Twins Land Thome On The Cheap

The Minnesota Twins signed Jim Thome to a one year contract that will guarantee the slugger $3 million and include incentives based on plate appearances.  Manny Ramirez, Vladimir Guerrero and Johnny Damon are not impressed.

Last season, in 340 plate appearances, a renewed Thome cranked out 25 home runs and had an astounding 1.039 OPS, his best since 2002.  As Aaron Gleeman points out at HardBall Talk:

Thome started just 34 of the Twins’ first 84 games last season, but then became an everyday player following Justin Morneau‘s season-ending concussion on July 7 and put up incredible numbers down the stretch. Morneau’s status remains a huge question mark, but if he’s healthy the Twins will again have five hitters for four lineup spots and manager Ron Gardenhire will have to stick Thome, Michael Cuddyer, Delmon Young, or Jason Kubel on the bench each game.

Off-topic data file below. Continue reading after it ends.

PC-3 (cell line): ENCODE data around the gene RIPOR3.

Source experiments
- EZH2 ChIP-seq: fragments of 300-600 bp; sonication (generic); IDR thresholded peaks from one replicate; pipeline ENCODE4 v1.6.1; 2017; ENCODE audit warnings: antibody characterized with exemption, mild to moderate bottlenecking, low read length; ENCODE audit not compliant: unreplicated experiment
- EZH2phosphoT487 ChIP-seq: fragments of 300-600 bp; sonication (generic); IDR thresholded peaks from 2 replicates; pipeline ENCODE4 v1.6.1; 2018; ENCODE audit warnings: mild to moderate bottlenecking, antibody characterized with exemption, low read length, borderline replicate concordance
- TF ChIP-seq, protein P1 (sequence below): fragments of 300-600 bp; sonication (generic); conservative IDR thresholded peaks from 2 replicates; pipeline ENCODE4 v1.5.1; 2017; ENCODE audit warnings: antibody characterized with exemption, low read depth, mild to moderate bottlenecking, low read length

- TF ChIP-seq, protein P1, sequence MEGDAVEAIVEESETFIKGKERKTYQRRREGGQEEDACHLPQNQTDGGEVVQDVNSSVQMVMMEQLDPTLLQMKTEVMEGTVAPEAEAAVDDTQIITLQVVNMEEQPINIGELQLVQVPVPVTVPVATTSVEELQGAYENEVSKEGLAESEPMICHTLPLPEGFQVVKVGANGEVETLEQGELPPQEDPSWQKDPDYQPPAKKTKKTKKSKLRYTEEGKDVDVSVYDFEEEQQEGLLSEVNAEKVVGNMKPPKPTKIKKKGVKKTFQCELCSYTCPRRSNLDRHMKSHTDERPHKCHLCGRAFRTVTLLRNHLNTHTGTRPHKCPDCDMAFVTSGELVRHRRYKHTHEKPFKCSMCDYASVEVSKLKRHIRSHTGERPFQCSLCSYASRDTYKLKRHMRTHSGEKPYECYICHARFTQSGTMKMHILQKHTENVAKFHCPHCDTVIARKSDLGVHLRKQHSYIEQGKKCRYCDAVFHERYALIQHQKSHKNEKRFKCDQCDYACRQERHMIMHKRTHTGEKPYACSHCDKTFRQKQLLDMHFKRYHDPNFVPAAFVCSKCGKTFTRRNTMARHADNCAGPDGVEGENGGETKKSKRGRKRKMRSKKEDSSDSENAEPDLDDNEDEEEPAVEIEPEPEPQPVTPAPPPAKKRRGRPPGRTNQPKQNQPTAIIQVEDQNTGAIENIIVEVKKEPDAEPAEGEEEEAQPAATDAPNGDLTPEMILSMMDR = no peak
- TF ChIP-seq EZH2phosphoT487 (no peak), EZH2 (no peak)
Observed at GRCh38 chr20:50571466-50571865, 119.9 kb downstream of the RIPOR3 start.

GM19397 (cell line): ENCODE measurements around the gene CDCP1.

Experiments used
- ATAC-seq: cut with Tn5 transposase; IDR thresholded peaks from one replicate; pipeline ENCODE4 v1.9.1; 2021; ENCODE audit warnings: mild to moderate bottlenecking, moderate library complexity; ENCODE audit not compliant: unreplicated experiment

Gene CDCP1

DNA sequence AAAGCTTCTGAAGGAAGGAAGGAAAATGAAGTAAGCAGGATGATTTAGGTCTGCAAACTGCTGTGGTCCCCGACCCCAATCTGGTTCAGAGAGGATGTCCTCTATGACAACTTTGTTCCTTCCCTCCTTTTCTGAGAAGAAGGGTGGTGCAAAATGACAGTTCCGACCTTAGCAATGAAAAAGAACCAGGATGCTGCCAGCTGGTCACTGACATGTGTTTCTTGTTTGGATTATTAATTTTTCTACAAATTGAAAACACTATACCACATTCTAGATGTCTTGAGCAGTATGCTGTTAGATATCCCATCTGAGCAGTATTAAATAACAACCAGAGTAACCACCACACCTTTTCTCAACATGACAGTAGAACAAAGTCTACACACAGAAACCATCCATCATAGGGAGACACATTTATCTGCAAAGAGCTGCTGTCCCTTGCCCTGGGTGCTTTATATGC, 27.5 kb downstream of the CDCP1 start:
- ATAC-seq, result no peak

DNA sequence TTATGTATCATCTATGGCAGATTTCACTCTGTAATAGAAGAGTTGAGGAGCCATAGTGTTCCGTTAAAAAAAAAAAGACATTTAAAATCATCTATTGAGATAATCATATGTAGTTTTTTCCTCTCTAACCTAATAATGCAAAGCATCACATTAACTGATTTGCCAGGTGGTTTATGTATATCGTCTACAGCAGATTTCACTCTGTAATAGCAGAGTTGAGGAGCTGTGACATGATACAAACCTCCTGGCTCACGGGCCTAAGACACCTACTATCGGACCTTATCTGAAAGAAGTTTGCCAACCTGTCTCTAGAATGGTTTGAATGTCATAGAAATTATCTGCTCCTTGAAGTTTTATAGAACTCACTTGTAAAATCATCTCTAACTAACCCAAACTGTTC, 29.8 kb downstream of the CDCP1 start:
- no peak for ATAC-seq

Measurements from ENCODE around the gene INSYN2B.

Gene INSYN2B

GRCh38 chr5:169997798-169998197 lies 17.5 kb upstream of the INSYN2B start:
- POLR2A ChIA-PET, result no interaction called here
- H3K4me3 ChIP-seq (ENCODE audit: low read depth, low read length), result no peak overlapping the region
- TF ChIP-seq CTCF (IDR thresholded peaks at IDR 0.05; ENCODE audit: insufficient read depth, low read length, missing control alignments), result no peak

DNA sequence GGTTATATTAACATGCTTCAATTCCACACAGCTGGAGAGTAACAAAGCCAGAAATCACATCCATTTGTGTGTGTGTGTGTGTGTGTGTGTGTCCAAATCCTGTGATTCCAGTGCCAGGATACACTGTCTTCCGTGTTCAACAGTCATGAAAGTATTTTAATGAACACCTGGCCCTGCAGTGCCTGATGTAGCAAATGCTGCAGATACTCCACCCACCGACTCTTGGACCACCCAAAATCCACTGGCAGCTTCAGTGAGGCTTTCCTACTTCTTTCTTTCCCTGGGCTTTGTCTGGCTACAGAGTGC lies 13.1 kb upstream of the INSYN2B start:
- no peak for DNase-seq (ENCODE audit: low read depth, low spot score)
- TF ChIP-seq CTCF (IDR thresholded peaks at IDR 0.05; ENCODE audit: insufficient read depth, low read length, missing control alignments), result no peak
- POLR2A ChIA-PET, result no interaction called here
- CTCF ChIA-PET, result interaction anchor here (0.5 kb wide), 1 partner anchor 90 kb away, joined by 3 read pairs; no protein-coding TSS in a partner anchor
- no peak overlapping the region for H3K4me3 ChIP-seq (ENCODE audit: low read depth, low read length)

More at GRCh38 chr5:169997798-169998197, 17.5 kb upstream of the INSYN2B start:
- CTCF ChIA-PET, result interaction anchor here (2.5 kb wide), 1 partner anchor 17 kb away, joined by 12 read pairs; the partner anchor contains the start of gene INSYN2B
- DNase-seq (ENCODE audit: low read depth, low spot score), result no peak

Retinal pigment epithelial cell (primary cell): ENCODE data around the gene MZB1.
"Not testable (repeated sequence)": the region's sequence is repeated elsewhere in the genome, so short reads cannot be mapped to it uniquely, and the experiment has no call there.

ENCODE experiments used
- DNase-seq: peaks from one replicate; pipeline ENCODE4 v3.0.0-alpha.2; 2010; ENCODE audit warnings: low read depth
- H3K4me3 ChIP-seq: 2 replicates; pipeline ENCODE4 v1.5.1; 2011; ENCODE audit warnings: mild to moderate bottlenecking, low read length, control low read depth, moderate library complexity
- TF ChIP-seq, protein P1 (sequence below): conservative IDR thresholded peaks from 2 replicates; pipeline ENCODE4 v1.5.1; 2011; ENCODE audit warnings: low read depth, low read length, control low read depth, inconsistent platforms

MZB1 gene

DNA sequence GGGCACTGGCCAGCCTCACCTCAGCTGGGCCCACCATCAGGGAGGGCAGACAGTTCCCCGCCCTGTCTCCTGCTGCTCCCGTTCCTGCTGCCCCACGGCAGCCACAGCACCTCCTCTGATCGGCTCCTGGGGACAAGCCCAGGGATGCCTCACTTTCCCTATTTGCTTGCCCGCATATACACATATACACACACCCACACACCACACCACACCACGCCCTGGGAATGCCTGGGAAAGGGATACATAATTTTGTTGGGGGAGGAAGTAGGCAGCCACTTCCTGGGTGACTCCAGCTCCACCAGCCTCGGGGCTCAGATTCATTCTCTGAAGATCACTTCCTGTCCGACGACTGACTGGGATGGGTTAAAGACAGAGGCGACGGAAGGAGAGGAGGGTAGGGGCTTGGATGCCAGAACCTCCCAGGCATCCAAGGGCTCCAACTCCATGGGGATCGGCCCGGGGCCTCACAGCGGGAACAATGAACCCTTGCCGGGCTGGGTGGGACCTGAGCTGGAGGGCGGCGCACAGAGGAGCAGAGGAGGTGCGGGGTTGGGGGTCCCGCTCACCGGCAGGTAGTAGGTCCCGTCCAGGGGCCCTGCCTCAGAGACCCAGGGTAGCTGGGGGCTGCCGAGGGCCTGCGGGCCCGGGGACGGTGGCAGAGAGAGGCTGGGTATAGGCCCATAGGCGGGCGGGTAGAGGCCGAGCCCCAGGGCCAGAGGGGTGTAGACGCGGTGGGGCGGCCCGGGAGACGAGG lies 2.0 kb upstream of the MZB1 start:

Thome very clearly hits right handed pitching better than left, and I wonder how much of his success last season was due to less wear and tear on his 40 year old body from not playing everyday.  The Twins might do well to keep Thome rested whenever they can, and that could be whenever a southpaw is on the mound.

But no matter how he’s used this coming season, it’s a great signing for Minnesota, who risk little money on a quality bat.  Think about it this way, the Toronto Blue Jays were widely praised for signing Edwin Encarnacion to a guaranteed $3 million to play DH and fill in at first base this coming season.  And while Encarnacion’s 21 dingers in 367 plate appearances might compare to Thome’s home run pace, his .787 OPS doesn’t even enter into Thome’s stratosphere.

And as an added bonus for Twins fans, Thome needs only 11 home runs to reach 600 for his career.  The big designated hitter has also let it be known that he intends to go into recruiting mode to ensure that pitcher Carl Pavano resigns with the Minnesota as well.

The contract does run the risk of setting the bar fairly low for the three remaining DH types, none of whom put up better averages than Thome last season, but all of whom were probably looking for more money than Thome got.